by Dennis Ensor
It’s a simple fact of life that it is far easier to destroy someone’s confidence than it is to build it up. Studies have shown that children must be praised at least seven (or as many as forty-eight) times to offset just one negative remark. What’s up with that? You’d think it would be one to one.
Perhaps it has something to do with the way we tend to internalize praise and criticism. We may see praise as something that is temporary about something we’ve done, whereas criticism is internalized as something more permanent about something we are—flawed.
Or possibly it has to do with the way we were raised. Many people, as children, seldom received praise when they did things right—that’s what they were supposed to do, but when they messed up in some way, the denigration began. It was often followed up by “I don’t know why I have to keep telling you this over and over” type statements—implying stupidity. And in the worst cases it was followed up by the “You’ll never amount to anything” treatment. What a curse it was to strap that mindset onto a child.
Once we get into the inferiority trench, our negative self-talk usually keeps us there. We run a constant stream of thoughts about being failures and undeserving of love and respect. We spend a large portion of our days feeling guilty, inferior and scared. On those occasional upward trends, our internal regulator decides that we might be getting to feel too good and put us back into place by sabotaging any progress we’ve made. Who do we think we’re kidding, anyway. Our life is miserable, as it should be. But the real reality is that it doesn’t have to be this way. A better life is possible–right now.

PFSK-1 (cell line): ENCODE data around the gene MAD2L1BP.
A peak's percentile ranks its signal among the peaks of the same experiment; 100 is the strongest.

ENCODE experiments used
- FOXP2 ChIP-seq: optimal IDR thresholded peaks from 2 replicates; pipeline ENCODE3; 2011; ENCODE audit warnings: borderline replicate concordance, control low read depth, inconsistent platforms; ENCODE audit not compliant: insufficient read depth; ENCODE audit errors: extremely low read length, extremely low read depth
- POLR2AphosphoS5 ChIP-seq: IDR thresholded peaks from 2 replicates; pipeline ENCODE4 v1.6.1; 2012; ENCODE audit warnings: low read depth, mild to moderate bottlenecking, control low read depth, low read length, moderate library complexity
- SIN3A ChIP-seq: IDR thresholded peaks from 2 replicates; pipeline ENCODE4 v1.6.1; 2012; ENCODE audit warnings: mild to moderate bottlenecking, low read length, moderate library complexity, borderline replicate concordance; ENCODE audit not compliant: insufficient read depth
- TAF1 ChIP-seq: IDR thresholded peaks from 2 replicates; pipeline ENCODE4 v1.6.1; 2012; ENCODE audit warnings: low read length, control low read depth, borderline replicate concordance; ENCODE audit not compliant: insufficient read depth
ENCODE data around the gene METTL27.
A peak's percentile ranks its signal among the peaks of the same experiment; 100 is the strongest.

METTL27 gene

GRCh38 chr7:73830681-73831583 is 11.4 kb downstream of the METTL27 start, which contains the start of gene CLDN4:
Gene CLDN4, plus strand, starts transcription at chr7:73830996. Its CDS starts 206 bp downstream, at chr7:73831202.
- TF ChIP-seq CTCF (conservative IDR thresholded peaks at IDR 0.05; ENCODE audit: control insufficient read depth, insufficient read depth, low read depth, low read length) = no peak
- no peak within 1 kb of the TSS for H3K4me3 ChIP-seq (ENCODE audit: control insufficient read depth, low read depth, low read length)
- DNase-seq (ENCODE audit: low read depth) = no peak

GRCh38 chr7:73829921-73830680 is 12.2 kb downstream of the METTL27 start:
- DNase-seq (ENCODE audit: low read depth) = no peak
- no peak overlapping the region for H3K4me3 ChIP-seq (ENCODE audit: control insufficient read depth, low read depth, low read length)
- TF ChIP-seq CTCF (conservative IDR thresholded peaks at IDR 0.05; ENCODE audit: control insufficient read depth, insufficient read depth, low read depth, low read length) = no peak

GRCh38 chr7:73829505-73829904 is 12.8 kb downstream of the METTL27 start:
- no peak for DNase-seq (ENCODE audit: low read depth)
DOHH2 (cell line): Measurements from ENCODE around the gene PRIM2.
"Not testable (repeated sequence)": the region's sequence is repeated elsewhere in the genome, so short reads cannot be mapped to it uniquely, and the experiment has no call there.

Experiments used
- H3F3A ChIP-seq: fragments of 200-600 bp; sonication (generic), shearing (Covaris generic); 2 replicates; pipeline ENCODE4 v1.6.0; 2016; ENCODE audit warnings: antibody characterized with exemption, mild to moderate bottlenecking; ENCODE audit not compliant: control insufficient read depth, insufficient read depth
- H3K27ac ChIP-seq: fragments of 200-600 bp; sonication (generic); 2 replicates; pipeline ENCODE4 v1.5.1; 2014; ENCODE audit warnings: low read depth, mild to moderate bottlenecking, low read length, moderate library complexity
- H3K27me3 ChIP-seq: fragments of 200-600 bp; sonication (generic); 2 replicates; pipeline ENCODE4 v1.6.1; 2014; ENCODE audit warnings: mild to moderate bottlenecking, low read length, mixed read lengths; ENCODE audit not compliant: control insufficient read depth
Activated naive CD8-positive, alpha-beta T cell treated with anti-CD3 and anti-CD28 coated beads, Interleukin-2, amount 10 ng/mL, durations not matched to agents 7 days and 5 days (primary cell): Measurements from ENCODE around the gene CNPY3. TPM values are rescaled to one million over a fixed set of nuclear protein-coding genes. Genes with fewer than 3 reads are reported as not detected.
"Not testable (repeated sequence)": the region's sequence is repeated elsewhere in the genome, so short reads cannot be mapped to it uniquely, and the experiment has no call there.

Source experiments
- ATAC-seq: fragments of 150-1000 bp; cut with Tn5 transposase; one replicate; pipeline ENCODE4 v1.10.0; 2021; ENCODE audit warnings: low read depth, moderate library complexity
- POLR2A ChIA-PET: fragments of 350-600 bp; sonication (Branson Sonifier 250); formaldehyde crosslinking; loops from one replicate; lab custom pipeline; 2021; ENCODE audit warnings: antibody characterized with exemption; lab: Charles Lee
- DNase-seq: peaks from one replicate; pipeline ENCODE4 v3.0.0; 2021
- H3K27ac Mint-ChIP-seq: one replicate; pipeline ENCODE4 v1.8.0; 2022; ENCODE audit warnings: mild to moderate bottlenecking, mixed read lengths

I’ve just recently come across the best action-specific advice I’ve ever seen on overcoming these self-destructive behaviors. It was written by Dr. Michele Borba (@micheleborba). She is a widely recognized parenting expert who has made over 100 appearances on national TV and has spoken on five continents and written several outstanding parenting books. Though most of her advice applies specifically to parenting young children, I’m convinced that her great lessons are just as applicable to older adults as well. (We’ve all got that child in us wanting to get out.)
For ease of access I’ve inserted a direct link to two articles I’ve found most helpful. The first The Kid Negativity Cure deals a lot with overcoming a “stinkin’ thinkin’” attitude. The second, Raising a “Can Do” Kid, gives you positive, proactive strategies to develop the right mindset in the first place. It helps you understand the important relationship balance between feeling worthy and competent when it comes to having an authentic and positive self-esteem.
If you are sick and tired of being in that cesspit, I say “It’s high time to get out.” It’s time to feel the joy of living—of breaking through the barriers that have robbed you of the joy and feelings of accomplishments you deserve. It’s time to rise above! Get started today.
Copyright © 2012, Dennis Ensor, all rights reserved. Read more from Dennis Ensor at www.muddypuddles.blog.com.